This past Thursday was the fortieth day of the Easter Season, the day we celebrate Christ's ascent into heaven. The timing of the Feast of the Ascension, as it is known, has long created confusion about Easter Season. The season itself, known as the Queen of Feasts, is fifty days long, lasting from Easter Day until the Day of Pentecost. Ascension is always on a Thursday and comes ten days prior to Pentecost, but it is not the end of the Easter Season.
The old rubrics of the church, those instructions that tell us how to structure our worship and thus much of our doctrine, instructed that the Paschal Candle was to burn for all services from Easter Day until Ascension Day. During the reading from Acts on that day, when it mentions Jesus ascending into heaven and being taken from the sight of the disciples, the Paschal Candle was extinguished. While that is certainly a striking visual, it does give the sense that Jesus isn't just gone from our sight but is gone from us entirely. That's not what Jesus said, though, when he promised to be with us always, "even to the end of the ages." The Church decided to separate the putting away of the Paschal Candle from the Ascension, and to have it present and lit throughout the entire season of Easter.
This may seem a small thing and not worthy of much mention, but I would disagree. Jesus is always present with us, through the gift of the Holy Spirit, and we need to remember that. We have not been abandoned, and God has not moved on from us. That is not in keeping with anything we know about who God is or how God works. We do not always keep our promises, but thankfully, God does.
Last week I wrote about a new parish initiative, a ministry to our local police officers. I'm delighted to say that's underway. We think we have identified a space; now it's a matter of figuring out how to arrange and set it up. We also have a potential donor for the keypad entry lock for our doors. Stay tuned as details unfold about that.
This week I want to tell you about something else new at St. Michael's - Third Sundays. Okay, third Sundays, in and of themselves, are not new; we have one every month. What we do with them will be, though. On first Sundays we celebrate birthdays and anniversaries for the coming month (that will happen for May this Sunday, by the way); on second Sundays we gather and bless the food for the I AM Food Pantry (that particular ministry features prominently in this Sunday's sermon). Third Sundays, however, have sort of gone on without anything really special about them. We're going to change that.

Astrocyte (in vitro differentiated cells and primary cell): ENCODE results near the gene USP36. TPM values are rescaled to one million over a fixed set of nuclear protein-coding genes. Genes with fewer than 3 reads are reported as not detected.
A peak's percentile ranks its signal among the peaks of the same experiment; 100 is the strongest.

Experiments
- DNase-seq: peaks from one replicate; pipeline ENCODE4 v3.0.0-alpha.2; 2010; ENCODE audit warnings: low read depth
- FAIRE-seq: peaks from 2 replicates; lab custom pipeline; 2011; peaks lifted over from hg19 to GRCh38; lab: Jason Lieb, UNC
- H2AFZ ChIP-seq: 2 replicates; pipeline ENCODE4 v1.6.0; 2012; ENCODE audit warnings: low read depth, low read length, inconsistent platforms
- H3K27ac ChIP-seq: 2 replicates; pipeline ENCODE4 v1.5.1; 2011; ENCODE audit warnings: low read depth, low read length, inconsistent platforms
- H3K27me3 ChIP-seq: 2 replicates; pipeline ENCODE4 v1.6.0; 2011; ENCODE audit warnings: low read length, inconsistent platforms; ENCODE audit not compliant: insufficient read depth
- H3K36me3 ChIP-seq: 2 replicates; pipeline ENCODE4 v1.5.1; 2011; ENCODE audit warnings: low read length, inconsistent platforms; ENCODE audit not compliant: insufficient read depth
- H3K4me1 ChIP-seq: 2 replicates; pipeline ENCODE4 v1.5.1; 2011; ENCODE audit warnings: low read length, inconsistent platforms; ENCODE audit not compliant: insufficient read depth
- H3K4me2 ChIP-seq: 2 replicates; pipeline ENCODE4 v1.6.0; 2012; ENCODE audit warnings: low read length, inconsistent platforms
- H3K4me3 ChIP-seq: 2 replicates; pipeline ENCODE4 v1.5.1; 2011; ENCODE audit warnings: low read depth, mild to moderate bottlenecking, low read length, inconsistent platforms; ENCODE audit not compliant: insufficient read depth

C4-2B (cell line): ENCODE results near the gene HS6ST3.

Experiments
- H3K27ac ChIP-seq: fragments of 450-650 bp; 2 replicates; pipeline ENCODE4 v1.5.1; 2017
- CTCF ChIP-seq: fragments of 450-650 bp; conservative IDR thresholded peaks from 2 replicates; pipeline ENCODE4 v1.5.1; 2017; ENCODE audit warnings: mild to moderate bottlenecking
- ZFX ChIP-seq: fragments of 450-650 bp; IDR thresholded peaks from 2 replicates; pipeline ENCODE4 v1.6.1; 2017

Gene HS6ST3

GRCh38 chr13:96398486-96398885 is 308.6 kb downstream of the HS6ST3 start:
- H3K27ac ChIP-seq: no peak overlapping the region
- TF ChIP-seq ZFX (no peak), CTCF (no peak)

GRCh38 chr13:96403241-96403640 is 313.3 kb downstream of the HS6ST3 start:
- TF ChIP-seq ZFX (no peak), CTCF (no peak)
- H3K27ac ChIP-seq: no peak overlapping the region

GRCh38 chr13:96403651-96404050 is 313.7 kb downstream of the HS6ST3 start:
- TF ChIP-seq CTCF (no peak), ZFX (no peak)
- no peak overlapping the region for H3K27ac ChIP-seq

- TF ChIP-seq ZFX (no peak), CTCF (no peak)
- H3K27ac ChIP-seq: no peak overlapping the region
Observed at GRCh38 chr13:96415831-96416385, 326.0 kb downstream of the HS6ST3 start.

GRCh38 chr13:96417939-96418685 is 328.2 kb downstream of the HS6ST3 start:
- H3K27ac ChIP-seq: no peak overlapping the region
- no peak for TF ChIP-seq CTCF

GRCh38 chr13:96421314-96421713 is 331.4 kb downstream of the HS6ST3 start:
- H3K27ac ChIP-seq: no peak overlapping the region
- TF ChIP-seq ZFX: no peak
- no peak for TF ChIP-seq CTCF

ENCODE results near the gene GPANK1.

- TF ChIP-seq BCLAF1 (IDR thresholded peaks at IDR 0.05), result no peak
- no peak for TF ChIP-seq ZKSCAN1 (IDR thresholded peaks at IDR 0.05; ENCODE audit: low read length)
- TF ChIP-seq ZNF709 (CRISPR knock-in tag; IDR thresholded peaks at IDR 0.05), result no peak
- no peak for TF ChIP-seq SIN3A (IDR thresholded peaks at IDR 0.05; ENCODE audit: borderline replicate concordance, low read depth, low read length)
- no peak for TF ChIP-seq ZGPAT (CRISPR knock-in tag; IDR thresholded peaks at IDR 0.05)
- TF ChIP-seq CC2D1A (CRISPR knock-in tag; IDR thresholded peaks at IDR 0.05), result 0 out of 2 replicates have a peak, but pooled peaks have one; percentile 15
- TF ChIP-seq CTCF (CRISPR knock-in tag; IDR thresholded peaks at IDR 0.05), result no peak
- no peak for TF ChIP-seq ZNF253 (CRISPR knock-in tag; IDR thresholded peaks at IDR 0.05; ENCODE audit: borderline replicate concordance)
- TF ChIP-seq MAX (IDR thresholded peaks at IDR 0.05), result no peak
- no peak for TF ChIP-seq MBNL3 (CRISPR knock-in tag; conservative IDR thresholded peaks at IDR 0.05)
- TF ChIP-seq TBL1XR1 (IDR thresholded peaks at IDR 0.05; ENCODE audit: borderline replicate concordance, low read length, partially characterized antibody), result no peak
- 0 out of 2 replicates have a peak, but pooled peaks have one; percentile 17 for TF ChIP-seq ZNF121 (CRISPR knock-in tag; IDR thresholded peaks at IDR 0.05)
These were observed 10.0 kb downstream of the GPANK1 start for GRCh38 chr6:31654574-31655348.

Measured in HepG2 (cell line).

Starting this month, Third Sundays will be our day to celebrate or mark something special going on in the life of congregation. It might be a ministry or a program - our children's formation program or the handbell choir; it might be a particular birthday or anniversary - someone's 50th wedding anniversary, perhaps; or it could be a special event in the general life of our congregation. It might also be a time to share a concern one or more of us is facing, though, one that needs us all to hold the people concerned in prayer for a time. It might be that someone is grieving a loss or will be taking leave of us because they're moving away. These are all things that happen in every home, in every family, in every congregation, but not every congregation seems to take to heart the joys and sorrows of its members the way St. Michael's does. We are a community of faith deeply connected to one another; Sunday mornings aren't just a time for us to pray or worship individually in the same room. There is a real sense that when something is happening to one of us, all of us are concerned with walking together through that event, no matter if it is cause for rejoicing or for mourning.
The caption of the photo above, "one of the best parts of belonging to St. Michael's," points to our common life together. If you are here, you belong to us because we all belong to Christ, and in him we are knitted together as one body, to live with, love, and serve one another. I hope that you'll help with this new approach to Third Sundays - not just taking part (I already know you'll do that without being asked) but by helping to identify those moments and happenings in our lives that need or deserve our attention. Please help us identify those parts of belonging to St. Michael's that need a space on a Third Sunday.
Did you know that St. Michael is the patron saint of police officers (among several other groups and individuals)? I only recently found that out. Because we live next door to the church, our family is quite aware of how often we hear police sirens zooming down either Washington or Waters Avenue. Putting those two pieces of information together has led to an idea forming in my head, one I have shared with our Vestry.
I'd like to create a space at St. Michael's for our local police officers to come when they are on duty and need a break. That might be simply a quiet place to sit and write a report, a place to have a moment's solitude and a hot cup of coffee, or a place to come in and pray if they need to. Following a tradition of our I AM Food Pantry, i also envision a place for them to leave prayer requests for us, so that we can hold them in our own prayers.